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2015 NFL Combine results: Who were the winners and losers?

Who "won" the combine? Who "lost"? Who made you go back to the tape?

Trevor Ruszkowski-USA TODAY Sports

With the Combine over with, we know who the winners and losers are, and yet that should not impact too much of how you graded a player.

In fact, the thing the combine should do is make you take a look back and see if those underwear numbers match up to specific issues or traits you see in a players game.

Here are five that shined, five that confused, and five that should make you go back and take a look again.

The 5 that shined:

Vic Beasley, Edge, Clemson: Answered questions about his size, while maintaining the explosiveness that made him special in the first place. He made the #ForcePlayers list that friend and podcast companion Justis Mosqueda has created, which means he has the requisite size, speed, strength ratio to be a special player in the NFL.

Alvin "Bud" Dupree, Edge, Kentucky: My favorite player of the draft this year, Dupree exceeded even my expectations, and looks to be well out of range for the Cardinals at this point. His dynamic athletic ability was never in question, but just how dominant he was, well it was special.

Owamagbe Odighizuwa, Edge, UCLA: Welcome to the land of the rising prospect, well at least nationally. As I said a couple of mock drafts ago, Owa would start to climb, he is an athletic freak who was not asked to rush the passer a lot at UCLA. He's going to start getting mocked in round one, his hip issues matter, but maybe not enough.

Kevin White, WR, WVU: While the Cardinals have nearly zero chance of drafting White, he was a star at the combine. He ran a 4.35 40 while showing off an amazing explosive rating in the jumps. His hands have never been a question, but now he is showing that rare athletic ability as well.

David Johnson, RB, Northern Iowa: Maybe no other "BIG" running back did as much for their stock as Johnson did at the combine. His combination of size, speed, change of direction, and explosiveness could mean he is a rare breed of every down NFL back.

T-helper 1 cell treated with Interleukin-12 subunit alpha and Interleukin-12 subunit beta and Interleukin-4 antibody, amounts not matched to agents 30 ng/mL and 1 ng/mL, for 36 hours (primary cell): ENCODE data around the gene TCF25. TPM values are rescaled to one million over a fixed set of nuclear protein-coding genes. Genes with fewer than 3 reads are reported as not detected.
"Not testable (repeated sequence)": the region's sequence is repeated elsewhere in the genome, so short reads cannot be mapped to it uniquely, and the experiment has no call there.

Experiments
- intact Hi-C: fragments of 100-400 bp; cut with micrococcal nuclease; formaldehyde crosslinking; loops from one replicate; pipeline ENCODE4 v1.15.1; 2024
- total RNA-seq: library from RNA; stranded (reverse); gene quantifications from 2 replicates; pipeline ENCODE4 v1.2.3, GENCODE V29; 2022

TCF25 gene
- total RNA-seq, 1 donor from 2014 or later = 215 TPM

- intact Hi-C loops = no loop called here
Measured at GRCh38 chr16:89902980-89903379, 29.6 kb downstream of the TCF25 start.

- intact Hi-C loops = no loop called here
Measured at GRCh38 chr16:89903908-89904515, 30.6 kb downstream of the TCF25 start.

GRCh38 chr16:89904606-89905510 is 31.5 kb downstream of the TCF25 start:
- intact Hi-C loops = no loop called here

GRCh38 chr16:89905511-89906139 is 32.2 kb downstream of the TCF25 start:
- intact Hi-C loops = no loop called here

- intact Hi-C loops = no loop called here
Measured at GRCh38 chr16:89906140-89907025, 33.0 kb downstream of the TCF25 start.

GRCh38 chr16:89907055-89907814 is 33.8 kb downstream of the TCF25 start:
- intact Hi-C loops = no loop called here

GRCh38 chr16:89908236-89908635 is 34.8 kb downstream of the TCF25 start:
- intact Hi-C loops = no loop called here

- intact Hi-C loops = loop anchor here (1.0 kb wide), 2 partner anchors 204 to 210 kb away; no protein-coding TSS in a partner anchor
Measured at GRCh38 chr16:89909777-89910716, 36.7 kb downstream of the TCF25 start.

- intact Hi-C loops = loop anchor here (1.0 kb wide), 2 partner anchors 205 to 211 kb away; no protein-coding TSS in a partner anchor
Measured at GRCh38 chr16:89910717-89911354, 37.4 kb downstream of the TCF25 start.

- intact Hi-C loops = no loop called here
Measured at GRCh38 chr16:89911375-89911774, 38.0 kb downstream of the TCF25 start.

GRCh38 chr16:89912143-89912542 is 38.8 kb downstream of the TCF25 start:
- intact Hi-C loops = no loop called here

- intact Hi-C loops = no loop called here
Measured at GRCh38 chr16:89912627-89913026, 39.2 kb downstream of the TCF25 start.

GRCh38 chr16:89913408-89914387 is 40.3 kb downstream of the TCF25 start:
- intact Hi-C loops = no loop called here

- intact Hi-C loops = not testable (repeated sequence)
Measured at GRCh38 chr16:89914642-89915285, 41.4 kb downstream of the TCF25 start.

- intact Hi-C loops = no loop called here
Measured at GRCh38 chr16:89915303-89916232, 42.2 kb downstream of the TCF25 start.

Five to go back and watch (The Good):

Damarious Randall, S, ASU: Being a local kid, we knew Randall had talent, but he did not always display the pure athleticism that he showed in Indy. Maybe that is an indictment of ASU's use of him, or maybe that is an indictment of his ability, but he's one to go back and watch now.

Jeremy Langford, RB, Michigan St: I never saw an elite athlete when I watched Langford play this year, but his numbers were really impressive. Does he play that fast in pads? I need another run through his tape to see.

Byron Jones, CB, UConn: Maybe no one else did as much for their stock at the combine than Jones did, if you believe in that sort of thing, and that was something I had not seen on the film. I saw a good corner, with ball skills, the ability to play in zone, and someone who might not be explosive enough for man coverage. Now, well I need to go see what I missed.

Chris Conley, WR, Georgia: My friend and podcast co-host Justin Higdon talked about Conley a little before the draft, but what he displayed at the combine, it makes you wonder if Georgia's passing game was really that bad.

Jaelen Strong, WR, ASU: I had no doubt about the little things that Strong brought to the table, I have always seen him as a big WR who played big and won big, contested catches and such, but his speed was a little surprising, and makes me want to go back and see if Taylor Kelly really held him back that much.

Five to go back and watch (The Bad):

Randy Gregory, Edge, Nebraska: 235 lbs is light for an edge player. Beyond that, Gregory was good -- not great -- in the movement drills, which makes me wonder if I missed something. I knew Gregory was not great against the run, but now, as Justis stated, his numbers translate well for an inside backer, but not an edge rusher.

Paul Dawson, LB, TCU: I love Dawson, but he was SLOW. This has a little Terrell Suggs to it, although comparing a round two linebacker with a future Hall of Famer is risky, but his bad combine should make you go back and look, because he does not move that slow in pads.

Devin Funchess, WR, Michigan: In a really good wide receiver class, Funchess moved like a tight end, and added more concern to whether or not he could be a wide receiver in the NFL.

Andrus Peat, OT Stanford: He's a mauler, but he did not move as well as I had hoped, and that backs up some of the things I have seen on tape as far as ability to hang as a left tackle in the NFL.

Danny Shelton, DT, Washington: While many have Shelton on the positive side, I disagree. Shelton won at the Senior Bowl in a lot of one-on-one situations, but he has not shown the athleticism that was promised. (Note: He is a freak athlete because he can play at 340+ lbs, but compare his numbers to guys like Dontari Poe, and he's not a "freak"). I can't get past the fact that I see him more in the Dan Williams role than the Poe, Ngata type. Just one man's opinion though.

Who opened your eyes?